Another sharpie...

Discussion in 'Boat Design' started by micah719, May 4, 2013.

  1. micah719
    Joined: Jul 2012
    Posts: 30
    Likes: 7, Points: 0, Legacy Rep: 92
    Location: Somewhere in Germany

    micah719 Plotting Dreamer

    Another sharpie...

    LOA 28'6"
    LWL 28' (plumb bow)
    Beam WL 6'
    Beam Deck 6'6"
    Disp 5000lb
    Ballast 600lb internal
    Draft 1'10"
    Junk Schooner Rig, approx 570 sq ft

    2kW diesel genset, 4 x 8D AGM, 5kW E-motor, prop in tunnel

    Forepeak 3'
    Foremast stepped in double crash bulkead
    Fore V-berth 6'6"
    Galley 2'6" (standing headroom with hatch open)
    Pilothouse over engine bay 6'6"
    Head compartment 2'6" (standing headroom with hatch open for shower)
    Mainmast stepped in double bulkhead
    Aft V-berth 6'6" (standing headroom for yuloh)

    Deckhouse begins midway over fore v-berth, ends 4' fwd of transom
    Pilothouse midships (no cockpit, all sail line handling internal, same concept as Layden's Paradox)


    Any input?
     
  2. alan white
    Joined: Mar 2007
    Posts: 3,731
    Likes: 121, Points: 0, Legacy Rep: 1404
    Location: maine

    alan white Senior Member

    That is a lot of sail for such a narrow beam.
     
  3. Waterwitch
    Joined: Oct 2012
    Posts: 108
    Likes: 19, Points: 18, Legacy Rep: 20
    Location: North East USA

    Waterwitch Senior Member

    A drawing would help visualizing your design. Paradox is 14 ft long so I can see the compromise for not having a cockpit in that boat, although I feel sorry for the passenger
    crammed in the cabin while the helmsman steers with his head stuck out the hatch.
    With a 28 ft boat why are you still trying to sail the boat from such a cramped layout?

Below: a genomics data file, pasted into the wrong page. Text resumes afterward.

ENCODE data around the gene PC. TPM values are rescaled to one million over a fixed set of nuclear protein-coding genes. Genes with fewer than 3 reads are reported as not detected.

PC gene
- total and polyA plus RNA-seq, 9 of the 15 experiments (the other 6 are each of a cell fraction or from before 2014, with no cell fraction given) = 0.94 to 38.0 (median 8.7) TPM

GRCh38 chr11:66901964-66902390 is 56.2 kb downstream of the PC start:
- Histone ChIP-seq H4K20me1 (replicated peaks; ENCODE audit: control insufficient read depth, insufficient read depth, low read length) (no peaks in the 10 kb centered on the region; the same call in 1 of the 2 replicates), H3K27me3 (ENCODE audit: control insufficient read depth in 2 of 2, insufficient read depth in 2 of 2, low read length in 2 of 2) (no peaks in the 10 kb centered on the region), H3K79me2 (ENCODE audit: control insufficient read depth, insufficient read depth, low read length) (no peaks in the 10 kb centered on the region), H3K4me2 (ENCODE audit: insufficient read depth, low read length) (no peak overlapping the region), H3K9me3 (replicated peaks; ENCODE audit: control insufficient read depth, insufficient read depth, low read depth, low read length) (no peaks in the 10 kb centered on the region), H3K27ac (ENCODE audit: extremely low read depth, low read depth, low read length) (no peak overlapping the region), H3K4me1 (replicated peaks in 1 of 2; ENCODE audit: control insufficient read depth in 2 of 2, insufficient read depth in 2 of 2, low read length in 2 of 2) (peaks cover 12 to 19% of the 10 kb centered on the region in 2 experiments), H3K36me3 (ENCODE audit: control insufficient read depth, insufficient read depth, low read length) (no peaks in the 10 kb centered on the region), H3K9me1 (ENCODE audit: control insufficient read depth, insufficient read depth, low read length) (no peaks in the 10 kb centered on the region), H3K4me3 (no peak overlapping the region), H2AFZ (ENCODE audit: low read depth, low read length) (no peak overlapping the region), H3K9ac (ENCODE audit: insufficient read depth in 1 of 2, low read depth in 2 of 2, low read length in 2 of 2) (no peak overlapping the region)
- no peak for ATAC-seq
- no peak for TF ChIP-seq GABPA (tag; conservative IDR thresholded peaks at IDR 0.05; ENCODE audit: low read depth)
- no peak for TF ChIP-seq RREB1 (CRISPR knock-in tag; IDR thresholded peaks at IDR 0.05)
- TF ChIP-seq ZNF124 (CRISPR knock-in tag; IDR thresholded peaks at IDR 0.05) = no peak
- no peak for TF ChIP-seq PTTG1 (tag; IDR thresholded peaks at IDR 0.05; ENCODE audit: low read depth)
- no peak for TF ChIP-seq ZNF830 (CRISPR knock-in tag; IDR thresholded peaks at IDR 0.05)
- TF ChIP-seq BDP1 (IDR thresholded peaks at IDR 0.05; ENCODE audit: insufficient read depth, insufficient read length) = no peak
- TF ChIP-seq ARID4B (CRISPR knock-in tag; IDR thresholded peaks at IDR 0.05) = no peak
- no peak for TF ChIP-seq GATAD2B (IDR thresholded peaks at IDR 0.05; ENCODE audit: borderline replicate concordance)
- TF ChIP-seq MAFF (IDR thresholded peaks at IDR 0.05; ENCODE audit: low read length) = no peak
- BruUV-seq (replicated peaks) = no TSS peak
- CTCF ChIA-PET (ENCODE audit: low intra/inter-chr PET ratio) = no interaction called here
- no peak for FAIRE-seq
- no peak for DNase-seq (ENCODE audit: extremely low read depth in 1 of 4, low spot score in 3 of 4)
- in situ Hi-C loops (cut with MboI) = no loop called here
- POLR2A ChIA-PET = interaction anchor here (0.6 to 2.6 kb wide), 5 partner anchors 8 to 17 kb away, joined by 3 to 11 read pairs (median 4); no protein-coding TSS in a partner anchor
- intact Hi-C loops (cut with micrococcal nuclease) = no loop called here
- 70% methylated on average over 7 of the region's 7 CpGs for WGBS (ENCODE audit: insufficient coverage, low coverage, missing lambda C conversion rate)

I like being out in the cockpit myself as opposed to stuck down below or peering out a hatchway.
     
  4. philSweet
    Joined: May 2008
    Posts: 2,410
    Likes: 237, Points: 63, Legacy Rep: 1082
    Location: Beaufort, SC and H'ville, NC

    philSweet Senior Member

    Sounds pretty good, but you need to look carefully at the tunnel hull idea. The sharpie, particularly the file bottom variety, are remarkable low power craft, but you can loose that in a hurry if the tunnel isn't right. In all likelihood, you could find a way to swing a 12" prop, which is plenty. I wouldn't add a single square inch of surface area to try to swing a bigger one. You want to keep the cruise power around 1 to 1.25 hp/ton. A quick run with Godzilla yielded .75kW for 2.25MT at 2.65 m/s with 1.9m beam and a GMT of 1.1 m. Figure double that for an well faired build with windage and appendages.

    Can you post pictures or a sketch, particularly a midsection? I'd advise against the junk rig on a small sharpie. Just stick with the lug rig. The need is for automatic gust response (wind spilling) so you can maintain a high average power and keep the burdensome beast moving. A lug on a bendy round wooden mast does this in spades. The junk rig is a lot fussier in this respect and seems to work best where there is ample form stability, ie larger boats. A gaff rig like on Monroe's Egret would be my second choice.

    I think you could go longer than 28' if you wanted to. 33' LOD and everything else the same would probably work out a tad more efficient for your power and might look better as well. The boat would be slightly easier to drive at 5-6 knots and the same sail carrying ability, as best I can figure. I spent all of ten minutes looking at this, so it needs verifying. Nothing at all wrong with 28' if thats what you want.
     
  5. micah719
    Joined: Jul 2012
    Posts: 30
    Likes: 7, Points: 0, Legacy Rep: 92
    Location: Somewhere in Germany

    micah719 Plotting Dreamer

    Thanks for the responses!

    I've been thinking about it, and made a couple of changes.